Tips for Thais with a Foreign Boss

By Tom Sorensen, [email protected]

When your boss looks serious and stressed, it’s not because she does not like you, care for or respect you. She is just focusing on doing her own job.

You will probably never see your boss doing anything, starring out the window, or reading the newspaper in the office. Don’t wait for that moment because it will never come.

If you want to talk to the boss and the office door is open, it’s the invitation that you can disturb. Knock on the door panel or simply say: Knock-knock, boss, do you have time?

If you are a foreigner managing Thai staff, scroll down to the end and get the most important tip ever.

1. If you disagree, speak out

When you disagree with the boss’s idea or instruction, especially about the deadline or implementation details, please speak out. Be pleasant and straightforward. Do not nod your head and say YES when you don’t mean it.

  • If you realize that you cannot deliver on time what you have promised you should immediately go and tell the boss.
  • Do not wait for the boss to ask how you are doing with the project.
  • Do not wait until 1 minute before your deadline, to tell the boss you are not ready as promised.


Speaking out immediately when you run into challenges will give all involved the chance to make alternative plans, to assist you or if necessary to extend the deadline.

2. Ask questions if you don't know

A modern-style boss will not be angry with you if you ask a question when you don’t know or you don’t understand something. In fact, many bosses, both Thai and foreign, appreciate the fact that you ask questions as it shows you are interested and have a commitment to learning.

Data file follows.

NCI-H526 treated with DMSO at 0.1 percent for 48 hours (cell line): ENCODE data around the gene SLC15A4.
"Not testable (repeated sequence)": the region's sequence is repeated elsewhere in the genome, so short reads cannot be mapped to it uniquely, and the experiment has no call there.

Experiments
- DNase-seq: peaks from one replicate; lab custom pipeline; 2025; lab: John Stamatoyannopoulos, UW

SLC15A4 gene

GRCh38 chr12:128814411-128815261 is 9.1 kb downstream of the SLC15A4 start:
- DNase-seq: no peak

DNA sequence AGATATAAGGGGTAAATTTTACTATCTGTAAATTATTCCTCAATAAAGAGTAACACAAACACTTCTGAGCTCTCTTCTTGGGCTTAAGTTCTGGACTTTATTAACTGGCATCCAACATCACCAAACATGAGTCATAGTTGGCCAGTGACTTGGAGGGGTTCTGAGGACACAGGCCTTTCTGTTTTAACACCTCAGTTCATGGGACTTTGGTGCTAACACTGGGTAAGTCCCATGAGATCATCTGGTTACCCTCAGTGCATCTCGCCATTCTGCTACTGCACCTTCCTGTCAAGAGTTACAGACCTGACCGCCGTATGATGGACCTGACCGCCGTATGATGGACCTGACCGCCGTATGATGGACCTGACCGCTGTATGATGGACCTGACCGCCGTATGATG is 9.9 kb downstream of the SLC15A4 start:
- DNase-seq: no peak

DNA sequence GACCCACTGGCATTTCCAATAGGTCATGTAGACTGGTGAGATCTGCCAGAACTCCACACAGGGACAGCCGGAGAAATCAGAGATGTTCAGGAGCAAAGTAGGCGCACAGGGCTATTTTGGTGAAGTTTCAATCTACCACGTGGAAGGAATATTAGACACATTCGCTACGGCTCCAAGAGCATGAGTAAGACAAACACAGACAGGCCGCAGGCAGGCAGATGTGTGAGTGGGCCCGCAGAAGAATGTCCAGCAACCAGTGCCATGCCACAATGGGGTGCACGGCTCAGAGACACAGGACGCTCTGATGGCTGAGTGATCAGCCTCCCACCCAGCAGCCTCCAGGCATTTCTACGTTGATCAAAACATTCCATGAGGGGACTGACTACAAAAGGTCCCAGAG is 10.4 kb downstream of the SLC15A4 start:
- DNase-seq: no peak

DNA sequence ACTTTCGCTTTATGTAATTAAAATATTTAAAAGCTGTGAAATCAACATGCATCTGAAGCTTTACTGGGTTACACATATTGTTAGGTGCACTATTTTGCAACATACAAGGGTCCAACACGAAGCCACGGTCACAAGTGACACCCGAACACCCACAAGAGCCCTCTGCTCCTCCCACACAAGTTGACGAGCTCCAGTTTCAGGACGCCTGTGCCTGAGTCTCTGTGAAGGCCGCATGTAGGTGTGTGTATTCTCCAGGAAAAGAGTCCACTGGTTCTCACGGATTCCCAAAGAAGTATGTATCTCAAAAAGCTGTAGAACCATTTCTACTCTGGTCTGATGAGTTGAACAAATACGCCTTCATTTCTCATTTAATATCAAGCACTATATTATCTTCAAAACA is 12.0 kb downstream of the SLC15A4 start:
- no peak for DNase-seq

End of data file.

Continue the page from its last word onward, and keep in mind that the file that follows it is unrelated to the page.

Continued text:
3. Admit mistakes

When mistakes happen, the natural tendency is to cover them up. We don’t want people to know, particularly the boss. However, if you tell the boss early that a mistake has been made, it is much easier to take corrective action than if you bottle it up for days, during which time the problem could get worse.

4. Be specific

We have a tendency to beat around the bush. It’s hard for us to talk about problems in a straightforward or direct manner. Don’t talk about the difficulty of communicating in English. Even in Thai too many people beat around the bush until everyone is confused. We may need to be more specific in our communications, both in speaking and writing.

The trigger to tell us that we are not specific enough is when you are asked repeatedly: “What do you mean by that?” If you hear that question four or five times in one conversation, the chances are that you are not being specific enough.

Many foreigners will tell you: Please come to me with solutions, don’t come with only a problem.’

5. Keep people up-to-date

Most bosses want to know how their subordinates’ work is progressing. Report progress and regularly provide updates. However, frequently your boss wants to update, provide information that fits his preferred communication style – email, memos, face-to-face talks or phone calls.

Ask the boss directly which style he prefers or ask the secretary or a close colleague of the boss.

6. Good morning and bye-bye

In Western culture, colleagues always greet each other by “good morning”, “good afternoon” or some other form of greeting. And at the end of the working day, it is a polite and an appreciated gesture to say “bye-bye”, “see you tomorrow” or something similar. Your foreign boss will appreciate these greetings.

The most important tip for foreigners with Thai staff

Do not and ever think that your Thai staff know your personal preferences to the following – and why the most important tip is that you must tell everyone exactly how you want things done the first day in office.